No one person or organization on their own can address all the treatment needs of people living with HIV/AIDS. Working with others can help to improve access to new and existing treatments and resources. It can also improve the quality of the treatment that is provided and help in reaching more people.
Examples of the complementary roles of different types of organizations include the following:
• Communities and solidarity groups can provide personal support for people living with HIV/AIDS and keep others in touch with treatment needs.
• NGOs/CBOs can provide people, training, information, ideas, material support and skills (such as in counselling) for treatment work.
• Government systems can provide policies, leadership, human resources and material support (such as skilled health workers, drugs and medical supplies) for treatment work;
• Businesses can provide financial or 'in kind' sponsorship for treatment work, and encourage public support.
• Professional associations and academic institutions can contribute knowledge and guidance on treatment, as well as contributing research and generating new knowledge that may be helpful in improving treatment.
• Donors can provide funds for treatment work and facilitate learning from the experiences of other countries.
• Religious organizations can provide volunteers for treatment work, mobilize community support and help to reduce discrimination.
• Media can provide accurate information about treatment issues, help to raise awareness and reduce stigma.
Participatory group activity
To identify those with whom an NGO/CBO can work to improve access to HIV/AIDS-related treatment in their community.
1. Explain the aim of the activity.
2. Divide participants so that they are working with colleagues from their own NGO/CBO.
3. Ask participants to write the name of their NGO/CBO in a circle in the centre of a piece of flipchart paper.
4. Ask participants to brainstorm about what people and organizations their NGO/CBO could work with to improve access to HIV/AIDS-related treatment in their community.
5. Ask participants to write the names of each of the people and organizations in a circle around their NGO/CBO. Ask them to draw a line connecting each one to their NGO/CBO.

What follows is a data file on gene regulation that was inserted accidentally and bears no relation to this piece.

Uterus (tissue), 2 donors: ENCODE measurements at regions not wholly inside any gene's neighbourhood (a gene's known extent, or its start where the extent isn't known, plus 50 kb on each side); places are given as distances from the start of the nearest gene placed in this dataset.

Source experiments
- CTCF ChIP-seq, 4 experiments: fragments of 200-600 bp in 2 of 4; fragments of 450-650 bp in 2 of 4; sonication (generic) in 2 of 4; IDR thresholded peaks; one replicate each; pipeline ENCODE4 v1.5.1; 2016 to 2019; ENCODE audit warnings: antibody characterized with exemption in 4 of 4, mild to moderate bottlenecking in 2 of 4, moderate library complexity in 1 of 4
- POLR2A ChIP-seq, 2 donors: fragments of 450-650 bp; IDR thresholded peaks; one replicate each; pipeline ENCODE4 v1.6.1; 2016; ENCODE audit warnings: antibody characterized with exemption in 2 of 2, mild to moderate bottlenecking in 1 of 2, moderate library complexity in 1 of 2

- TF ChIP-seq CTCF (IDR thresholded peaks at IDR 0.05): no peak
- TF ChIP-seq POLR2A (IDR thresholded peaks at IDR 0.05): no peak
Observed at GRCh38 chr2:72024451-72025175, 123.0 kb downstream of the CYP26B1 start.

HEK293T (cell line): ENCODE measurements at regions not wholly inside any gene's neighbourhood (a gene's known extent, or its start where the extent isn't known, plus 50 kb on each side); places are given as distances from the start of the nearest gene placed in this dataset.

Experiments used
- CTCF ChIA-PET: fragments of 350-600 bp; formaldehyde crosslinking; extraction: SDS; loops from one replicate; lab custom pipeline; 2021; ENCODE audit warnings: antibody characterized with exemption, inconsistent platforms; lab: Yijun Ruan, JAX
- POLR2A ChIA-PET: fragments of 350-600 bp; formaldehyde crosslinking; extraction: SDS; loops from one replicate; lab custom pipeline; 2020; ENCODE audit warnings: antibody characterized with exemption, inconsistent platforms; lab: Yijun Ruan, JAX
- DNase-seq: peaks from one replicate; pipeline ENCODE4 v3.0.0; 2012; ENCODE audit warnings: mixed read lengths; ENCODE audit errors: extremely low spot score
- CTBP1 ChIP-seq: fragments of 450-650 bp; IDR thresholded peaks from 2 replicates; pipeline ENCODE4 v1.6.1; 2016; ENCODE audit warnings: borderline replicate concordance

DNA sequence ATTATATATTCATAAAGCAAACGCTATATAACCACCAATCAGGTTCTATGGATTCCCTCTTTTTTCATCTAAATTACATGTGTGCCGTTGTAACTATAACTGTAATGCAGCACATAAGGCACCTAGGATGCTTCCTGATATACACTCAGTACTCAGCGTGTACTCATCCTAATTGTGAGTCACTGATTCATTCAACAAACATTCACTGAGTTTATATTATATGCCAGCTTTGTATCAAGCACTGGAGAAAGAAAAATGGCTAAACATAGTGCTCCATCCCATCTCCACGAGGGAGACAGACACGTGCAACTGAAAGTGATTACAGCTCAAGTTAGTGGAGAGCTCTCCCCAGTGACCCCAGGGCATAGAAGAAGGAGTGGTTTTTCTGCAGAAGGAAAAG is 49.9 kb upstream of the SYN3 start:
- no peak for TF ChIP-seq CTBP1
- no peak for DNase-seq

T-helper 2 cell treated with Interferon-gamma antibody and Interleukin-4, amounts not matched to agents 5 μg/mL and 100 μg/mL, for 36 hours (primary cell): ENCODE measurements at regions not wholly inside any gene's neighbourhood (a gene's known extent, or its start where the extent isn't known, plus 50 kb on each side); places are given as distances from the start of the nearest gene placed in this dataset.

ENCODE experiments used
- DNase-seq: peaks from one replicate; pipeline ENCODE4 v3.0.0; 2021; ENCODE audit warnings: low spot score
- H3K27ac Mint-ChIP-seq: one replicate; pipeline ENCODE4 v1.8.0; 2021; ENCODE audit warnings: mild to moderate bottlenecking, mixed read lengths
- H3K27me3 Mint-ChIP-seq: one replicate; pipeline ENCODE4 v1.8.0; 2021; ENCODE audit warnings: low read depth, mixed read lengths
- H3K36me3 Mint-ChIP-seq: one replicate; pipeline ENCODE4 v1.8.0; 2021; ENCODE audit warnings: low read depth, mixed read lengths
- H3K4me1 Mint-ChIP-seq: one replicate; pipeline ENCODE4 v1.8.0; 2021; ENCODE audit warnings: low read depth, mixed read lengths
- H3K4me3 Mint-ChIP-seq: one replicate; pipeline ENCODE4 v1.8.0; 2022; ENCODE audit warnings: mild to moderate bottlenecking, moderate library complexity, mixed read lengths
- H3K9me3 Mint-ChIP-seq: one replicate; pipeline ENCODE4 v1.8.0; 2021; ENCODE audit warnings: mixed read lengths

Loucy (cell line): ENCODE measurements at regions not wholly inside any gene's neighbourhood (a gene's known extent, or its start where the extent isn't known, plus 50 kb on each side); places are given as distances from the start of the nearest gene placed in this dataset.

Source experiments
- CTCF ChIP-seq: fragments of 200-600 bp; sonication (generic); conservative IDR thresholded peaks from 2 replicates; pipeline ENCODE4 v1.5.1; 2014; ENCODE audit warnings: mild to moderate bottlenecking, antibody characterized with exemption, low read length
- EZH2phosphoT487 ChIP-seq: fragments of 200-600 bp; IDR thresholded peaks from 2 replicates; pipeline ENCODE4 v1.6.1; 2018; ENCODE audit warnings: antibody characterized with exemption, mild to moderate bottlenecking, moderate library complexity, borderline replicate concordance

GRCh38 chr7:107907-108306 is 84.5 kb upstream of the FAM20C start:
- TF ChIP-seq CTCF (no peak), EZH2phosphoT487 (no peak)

6. Bring everybody back together and ask the groups to share their results. Encourage the participants to ask each other questions and to make comments.
7. Facilitate a group discussion about what has been learned from the activity, based upon questions such as:
• What practical support and resources can each person or organization bring to work on access to treatment?
• Which people or organizations are already involved in work on access to treatment?
• What are they doing? What next steps should the NGO/CBO take to form a partnership with the people and organizations that they have identified?
• Encourage participants to think broadly and creatively about who they can work with to improve access to HIV/AIDS-related treatment. For example, help them to think beyond medical professionals and also to consider groups such as religious organizations and businesses.
• Remind participants that, for drug-related treatment work to be effective, their NGOs/CBOs will also need to form partnerships with groups involved in other areas of treatment work, such as counselling and nutritional support.
At a skills-building workshop, a participating NGO called Thandizani identified organizations with which it could build partnerships to improve access to HIV/AIDS-related treatment in its community.
Afterwards, the facilitator led a group discussion about what had been learned from the activity. For example, participants agreed that working in partnership can not only increase the quantity of work on access to HIV/AIDS-related treatment, but also improve the quality, because it allows groups to share their lessons and ideas.
Reference: Adapted from a workshop on access to HIV-related treatment, Catholic Dioceses of Ndola and the International HIV/AIDS Alliance, Zambia, April, 2001.